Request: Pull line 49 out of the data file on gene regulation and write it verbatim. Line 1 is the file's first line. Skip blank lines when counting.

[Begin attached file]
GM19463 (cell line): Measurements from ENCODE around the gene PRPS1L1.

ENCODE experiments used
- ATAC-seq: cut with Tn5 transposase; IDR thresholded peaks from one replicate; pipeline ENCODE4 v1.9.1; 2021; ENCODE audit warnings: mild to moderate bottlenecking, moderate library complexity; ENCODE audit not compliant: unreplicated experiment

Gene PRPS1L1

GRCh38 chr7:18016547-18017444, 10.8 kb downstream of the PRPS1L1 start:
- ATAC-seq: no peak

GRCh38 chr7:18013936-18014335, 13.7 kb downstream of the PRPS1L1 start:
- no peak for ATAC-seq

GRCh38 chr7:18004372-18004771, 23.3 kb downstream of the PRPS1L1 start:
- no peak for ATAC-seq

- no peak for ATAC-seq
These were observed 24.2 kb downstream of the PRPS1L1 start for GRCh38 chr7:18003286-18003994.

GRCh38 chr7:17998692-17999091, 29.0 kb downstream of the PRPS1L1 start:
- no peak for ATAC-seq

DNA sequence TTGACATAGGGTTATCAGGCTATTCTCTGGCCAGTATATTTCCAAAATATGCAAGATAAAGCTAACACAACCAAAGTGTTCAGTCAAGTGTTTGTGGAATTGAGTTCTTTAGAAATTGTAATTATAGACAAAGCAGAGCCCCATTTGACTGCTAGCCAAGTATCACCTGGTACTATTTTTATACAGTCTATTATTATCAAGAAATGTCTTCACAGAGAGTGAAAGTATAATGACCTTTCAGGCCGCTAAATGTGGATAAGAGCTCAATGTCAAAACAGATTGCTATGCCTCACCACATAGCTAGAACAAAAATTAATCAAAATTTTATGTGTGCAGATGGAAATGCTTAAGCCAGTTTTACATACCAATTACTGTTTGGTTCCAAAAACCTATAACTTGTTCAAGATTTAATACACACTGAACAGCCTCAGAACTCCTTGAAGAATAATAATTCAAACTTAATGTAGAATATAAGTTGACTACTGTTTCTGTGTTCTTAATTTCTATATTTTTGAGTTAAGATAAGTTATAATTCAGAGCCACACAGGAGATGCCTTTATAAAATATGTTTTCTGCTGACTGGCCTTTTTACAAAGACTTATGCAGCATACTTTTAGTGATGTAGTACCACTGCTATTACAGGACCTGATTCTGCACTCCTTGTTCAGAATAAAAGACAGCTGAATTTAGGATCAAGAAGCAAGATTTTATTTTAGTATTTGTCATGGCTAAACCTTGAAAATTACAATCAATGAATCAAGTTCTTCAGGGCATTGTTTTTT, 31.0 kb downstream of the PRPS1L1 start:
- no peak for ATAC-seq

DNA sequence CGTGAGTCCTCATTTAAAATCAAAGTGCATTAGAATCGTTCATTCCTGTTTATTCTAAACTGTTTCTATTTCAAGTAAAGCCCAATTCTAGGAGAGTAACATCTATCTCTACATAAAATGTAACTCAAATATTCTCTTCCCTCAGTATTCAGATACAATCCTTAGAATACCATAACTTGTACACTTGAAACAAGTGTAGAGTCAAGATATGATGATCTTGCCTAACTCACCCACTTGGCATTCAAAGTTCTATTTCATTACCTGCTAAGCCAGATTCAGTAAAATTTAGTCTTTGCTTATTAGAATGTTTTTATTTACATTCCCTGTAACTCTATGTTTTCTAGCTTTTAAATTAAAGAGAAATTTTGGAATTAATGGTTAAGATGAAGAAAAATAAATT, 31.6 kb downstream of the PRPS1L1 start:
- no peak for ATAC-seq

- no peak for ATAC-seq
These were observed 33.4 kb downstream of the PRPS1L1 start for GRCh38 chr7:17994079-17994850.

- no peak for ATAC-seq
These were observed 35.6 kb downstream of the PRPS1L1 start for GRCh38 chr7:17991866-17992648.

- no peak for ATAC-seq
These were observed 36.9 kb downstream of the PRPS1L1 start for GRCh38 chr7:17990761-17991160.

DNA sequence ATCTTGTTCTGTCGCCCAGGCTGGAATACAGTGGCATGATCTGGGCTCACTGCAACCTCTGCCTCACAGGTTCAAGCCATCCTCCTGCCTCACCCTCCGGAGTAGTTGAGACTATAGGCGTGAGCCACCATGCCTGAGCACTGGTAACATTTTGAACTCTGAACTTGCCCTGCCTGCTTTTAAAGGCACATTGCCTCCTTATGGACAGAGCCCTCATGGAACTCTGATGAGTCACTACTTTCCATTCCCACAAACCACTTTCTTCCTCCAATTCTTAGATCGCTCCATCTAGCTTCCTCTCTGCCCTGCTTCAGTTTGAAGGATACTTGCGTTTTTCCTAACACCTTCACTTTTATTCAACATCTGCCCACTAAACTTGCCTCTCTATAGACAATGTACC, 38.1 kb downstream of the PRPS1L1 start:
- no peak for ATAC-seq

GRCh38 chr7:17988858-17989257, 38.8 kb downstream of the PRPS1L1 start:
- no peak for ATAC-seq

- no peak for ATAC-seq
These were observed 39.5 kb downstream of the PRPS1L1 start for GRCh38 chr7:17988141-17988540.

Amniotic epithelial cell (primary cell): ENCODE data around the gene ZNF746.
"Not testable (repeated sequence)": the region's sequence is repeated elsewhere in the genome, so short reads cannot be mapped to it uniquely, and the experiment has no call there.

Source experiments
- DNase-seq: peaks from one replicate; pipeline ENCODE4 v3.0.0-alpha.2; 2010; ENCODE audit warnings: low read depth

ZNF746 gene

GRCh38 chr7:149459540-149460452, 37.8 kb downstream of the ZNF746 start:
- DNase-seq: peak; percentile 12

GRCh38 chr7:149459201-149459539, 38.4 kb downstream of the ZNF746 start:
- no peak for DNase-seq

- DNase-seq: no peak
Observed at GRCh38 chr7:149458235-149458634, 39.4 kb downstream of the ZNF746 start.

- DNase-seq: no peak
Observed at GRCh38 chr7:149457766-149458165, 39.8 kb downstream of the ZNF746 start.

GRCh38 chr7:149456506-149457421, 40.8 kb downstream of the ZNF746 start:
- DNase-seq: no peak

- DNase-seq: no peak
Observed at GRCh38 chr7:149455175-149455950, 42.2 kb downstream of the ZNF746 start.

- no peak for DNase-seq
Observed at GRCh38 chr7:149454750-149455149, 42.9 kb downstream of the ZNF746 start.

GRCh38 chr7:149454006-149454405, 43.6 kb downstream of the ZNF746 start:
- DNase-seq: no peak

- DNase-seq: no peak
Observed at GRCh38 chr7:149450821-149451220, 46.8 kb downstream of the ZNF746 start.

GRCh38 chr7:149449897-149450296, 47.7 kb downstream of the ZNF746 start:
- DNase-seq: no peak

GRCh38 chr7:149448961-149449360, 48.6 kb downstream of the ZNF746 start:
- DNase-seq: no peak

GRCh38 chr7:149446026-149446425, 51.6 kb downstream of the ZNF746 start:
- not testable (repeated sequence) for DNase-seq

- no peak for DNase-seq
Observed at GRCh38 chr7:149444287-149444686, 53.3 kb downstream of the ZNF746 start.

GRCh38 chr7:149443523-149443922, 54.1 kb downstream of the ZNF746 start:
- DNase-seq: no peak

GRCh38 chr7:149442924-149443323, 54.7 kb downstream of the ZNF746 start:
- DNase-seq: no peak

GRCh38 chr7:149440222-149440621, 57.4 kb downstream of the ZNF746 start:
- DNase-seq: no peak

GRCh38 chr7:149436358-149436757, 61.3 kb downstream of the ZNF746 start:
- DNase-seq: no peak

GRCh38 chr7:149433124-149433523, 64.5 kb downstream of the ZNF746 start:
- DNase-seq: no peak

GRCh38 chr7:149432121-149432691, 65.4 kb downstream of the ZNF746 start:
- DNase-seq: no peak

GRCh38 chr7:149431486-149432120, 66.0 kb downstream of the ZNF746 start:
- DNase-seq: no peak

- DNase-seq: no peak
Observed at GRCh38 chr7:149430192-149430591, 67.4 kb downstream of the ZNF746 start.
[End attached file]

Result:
Observed at GRCh38 chr7:149454750-149455149, 42.9 kb downstream of the ZNF746 start.